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1  General Category / Tech Corner / Re: Reprise of: New bike a Republican? (aka my bike doesn't lean LEFT). on: April 17, 2018, 09:55:18 AM
Hi Bill, what is the hole on the left chamber wall at the same level as the "crude hole"? From a manufacturing perspective how the heck did they drill the "crude hole" if it's orthogonal to the jet tube. There is very little working space.

The crude hole is drilled at a downward angle intersecting the passageway holding the pressed-in jet, so no problem with manufacturing access. The hole to the left is the float bowl vent which connects to the vent hoses marked "6" in the manual and with a label on the hoses themselves. When I lean my bike way over to the left the idle stays the same until finally at a very extreme angle gas runs out of those vent hoses and the engine dies!

-Bill
2  General Category / Tech Corner / Re: Reprise of: New bike a Republican? (aka my bike doesn't lean LEFT). on: April 09, 2018, 07:12:21 PM
By the way I just tested my bike and found that with the choke ON it runs the same whether vertical or leaned over, Since I only have a side stand it's always leaned left when warming up. I have to lean it over to at least 45 degrees to make it die - that is the same with choke on or off - and that happens because gas is pouring out of the carb vent hose because of the extreme angle. So no help here except to say that the stalling while choked and leaned left is not normal, or at least not universal.

-Bill
3  General Category / Tech Corner / Re: Reprise of: New bike a Republican? (aka my bike doesn't lean LEFT). on: April 09, 2018, 10:25:04 AM
Thanks James. OK I was wrong about the bystarter jet, it is actually on the left side of the carb meaning they are submerged deeper in fuel when the bike is leaned left. So I'm not sure what is going on, but would still want to check float levels and all passageways in the bystarter circuit, especially the very tiny hole in the jet. Possibly the mystery hole is above the fuel level and therefore takes in air to help atomize the bystarter mixture, but when leaned too far left and with float level too high the hole takes in fuel making the mixture too rich?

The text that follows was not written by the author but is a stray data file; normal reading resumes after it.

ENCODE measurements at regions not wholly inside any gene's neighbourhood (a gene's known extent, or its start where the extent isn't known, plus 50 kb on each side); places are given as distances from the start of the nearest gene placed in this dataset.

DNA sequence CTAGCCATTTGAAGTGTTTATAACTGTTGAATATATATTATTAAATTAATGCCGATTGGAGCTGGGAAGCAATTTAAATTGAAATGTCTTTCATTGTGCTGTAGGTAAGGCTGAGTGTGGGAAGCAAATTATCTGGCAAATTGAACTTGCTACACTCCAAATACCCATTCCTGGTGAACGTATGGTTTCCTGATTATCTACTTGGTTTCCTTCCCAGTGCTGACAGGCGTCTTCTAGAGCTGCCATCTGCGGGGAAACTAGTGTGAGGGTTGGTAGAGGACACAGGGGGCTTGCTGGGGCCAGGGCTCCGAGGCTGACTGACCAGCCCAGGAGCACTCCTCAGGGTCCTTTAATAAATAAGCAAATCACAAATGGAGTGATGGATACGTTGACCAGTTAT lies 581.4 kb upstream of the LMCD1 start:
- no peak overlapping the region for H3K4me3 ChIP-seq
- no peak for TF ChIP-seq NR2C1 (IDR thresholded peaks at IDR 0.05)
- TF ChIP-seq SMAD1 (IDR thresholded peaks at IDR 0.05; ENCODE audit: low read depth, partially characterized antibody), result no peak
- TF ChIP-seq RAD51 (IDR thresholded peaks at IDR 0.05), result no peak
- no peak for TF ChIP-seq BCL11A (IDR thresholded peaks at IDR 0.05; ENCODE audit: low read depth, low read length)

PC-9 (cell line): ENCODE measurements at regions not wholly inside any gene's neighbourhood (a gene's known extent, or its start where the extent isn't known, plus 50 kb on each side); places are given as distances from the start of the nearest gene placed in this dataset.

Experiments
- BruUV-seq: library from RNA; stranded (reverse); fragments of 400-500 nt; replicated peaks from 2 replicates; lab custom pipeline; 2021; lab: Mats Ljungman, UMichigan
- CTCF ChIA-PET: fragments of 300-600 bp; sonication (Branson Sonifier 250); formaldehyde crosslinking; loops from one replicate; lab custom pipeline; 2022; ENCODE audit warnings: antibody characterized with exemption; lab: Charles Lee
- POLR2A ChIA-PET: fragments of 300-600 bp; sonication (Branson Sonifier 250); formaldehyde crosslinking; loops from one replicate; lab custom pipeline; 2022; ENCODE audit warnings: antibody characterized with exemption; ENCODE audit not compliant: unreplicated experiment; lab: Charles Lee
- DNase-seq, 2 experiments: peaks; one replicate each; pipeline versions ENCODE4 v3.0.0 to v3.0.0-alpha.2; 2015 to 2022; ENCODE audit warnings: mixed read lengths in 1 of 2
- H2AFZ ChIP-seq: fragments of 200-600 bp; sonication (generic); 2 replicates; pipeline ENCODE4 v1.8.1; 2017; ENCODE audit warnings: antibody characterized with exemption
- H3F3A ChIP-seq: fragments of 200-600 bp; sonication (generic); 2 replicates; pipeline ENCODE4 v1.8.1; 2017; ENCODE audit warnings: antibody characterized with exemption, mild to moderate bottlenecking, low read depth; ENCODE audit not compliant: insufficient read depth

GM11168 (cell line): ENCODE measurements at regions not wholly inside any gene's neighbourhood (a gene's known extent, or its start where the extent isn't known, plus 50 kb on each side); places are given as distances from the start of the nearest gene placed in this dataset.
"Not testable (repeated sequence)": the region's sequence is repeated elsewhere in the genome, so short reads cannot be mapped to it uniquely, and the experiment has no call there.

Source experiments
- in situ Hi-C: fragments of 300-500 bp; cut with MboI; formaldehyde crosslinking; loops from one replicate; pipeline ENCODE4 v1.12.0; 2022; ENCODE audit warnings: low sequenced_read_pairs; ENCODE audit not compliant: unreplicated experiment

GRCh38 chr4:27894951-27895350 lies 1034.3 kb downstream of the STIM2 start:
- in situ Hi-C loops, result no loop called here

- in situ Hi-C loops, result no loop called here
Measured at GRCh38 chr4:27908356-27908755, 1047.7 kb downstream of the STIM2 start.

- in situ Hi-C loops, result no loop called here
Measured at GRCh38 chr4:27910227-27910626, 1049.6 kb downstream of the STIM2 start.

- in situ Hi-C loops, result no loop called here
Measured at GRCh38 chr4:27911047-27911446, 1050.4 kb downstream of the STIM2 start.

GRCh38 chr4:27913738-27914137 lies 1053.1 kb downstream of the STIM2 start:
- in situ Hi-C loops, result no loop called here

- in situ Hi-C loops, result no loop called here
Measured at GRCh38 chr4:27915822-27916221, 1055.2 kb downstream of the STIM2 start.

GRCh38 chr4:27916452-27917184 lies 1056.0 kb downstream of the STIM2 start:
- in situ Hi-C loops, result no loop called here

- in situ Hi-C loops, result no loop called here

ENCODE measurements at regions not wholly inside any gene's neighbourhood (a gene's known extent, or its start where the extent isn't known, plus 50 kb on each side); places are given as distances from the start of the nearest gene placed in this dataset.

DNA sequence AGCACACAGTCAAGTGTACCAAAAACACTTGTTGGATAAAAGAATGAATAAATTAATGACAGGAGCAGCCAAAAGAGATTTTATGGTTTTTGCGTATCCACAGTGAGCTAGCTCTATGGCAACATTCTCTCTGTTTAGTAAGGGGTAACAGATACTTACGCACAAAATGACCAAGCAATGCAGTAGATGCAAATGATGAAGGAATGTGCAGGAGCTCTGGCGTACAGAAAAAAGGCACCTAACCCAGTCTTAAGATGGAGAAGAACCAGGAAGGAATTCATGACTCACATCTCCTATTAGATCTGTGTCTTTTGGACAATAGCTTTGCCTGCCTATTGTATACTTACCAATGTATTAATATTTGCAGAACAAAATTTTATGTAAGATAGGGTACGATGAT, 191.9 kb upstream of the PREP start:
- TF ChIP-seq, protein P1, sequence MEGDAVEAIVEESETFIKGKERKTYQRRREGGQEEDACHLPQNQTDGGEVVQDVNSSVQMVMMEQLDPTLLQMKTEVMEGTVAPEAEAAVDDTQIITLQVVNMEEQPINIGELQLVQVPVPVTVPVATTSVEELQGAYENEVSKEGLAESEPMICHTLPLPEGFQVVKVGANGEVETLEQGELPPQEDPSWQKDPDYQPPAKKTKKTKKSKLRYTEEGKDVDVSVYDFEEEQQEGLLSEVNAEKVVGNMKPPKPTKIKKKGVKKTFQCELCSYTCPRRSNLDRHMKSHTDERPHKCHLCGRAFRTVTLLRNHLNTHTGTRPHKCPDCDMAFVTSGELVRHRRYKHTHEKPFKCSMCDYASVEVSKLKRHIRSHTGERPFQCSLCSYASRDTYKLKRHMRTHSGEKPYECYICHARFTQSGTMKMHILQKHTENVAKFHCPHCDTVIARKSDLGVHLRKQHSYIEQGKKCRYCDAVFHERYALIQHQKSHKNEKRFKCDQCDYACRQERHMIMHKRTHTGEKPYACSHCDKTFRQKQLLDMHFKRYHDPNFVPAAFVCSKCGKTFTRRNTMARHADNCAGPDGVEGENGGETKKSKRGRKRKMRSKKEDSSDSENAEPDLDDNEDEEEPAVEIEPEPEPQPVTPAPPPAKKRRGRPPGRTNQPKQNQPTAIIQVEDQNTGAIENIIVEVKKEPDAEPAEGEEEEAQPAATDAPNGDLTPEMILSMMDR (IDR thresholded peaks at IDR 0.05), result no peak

-Bill
4  General Category / Tech Corner / Re: Reprise of: New bike a Republican? (aka my bike doesn't lean LEFT). on: April 06, 2018, 11:37:39 AM
I'd really like to know, as my bike does it too.

Guessing it's one of the small channels in the carbs relating to the choke circuit which is blocked so that one or more carbs get no extra fuel at certain lean angles. Solution in that case would be a long soak in an ultrasonic cleaner.

I can tell you that replacing the seals doesn't fix it. That said, I'd still recommend getting a set of viton rubber seals at litetek.co if you're planning on splitting the carbs, they are cheap to buy and you'll definitely find at least one split and perished seal while you're in there.

Is there a connection or red herring regarding the other symptom of the engine slowly fading to 0 RPM when I'm stuck at a stoplight: choke off, fully warmed up, upright, throttle closed? The fan did come one during one of these bouts but doesn't seem to by directly responding to the fan being on (which could suggest an electrical issue).

Further, the RPMs can be kept alive (increased to say 2k RPM) by application of choke.

If a choke enrichens the mixture (right?) does that mean my bike might be improperly adjusted lean?



I'd go with the red herring since when the bystarter valves are closed they are not supplying any mixture, assuming their rubber seats are not damaged or one or more is mis-adjusted to stay open slightly. That is always possible. The brackets that actuate the valves are individually adjustable on the rod, and adjustment can be made just by pulling the air box. On the dying at idle, I would first go through the carb synch/mixture screw adjustments assuming the screw limiters are already removed from the float bowls.

-Bill

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5  General Category / Tech Corner / Re: Reprise of: New bike a Republican? (aka my bike doesn't lean LEFT). on: April 06, 2018, 11:31:18 AM
Hi Rick,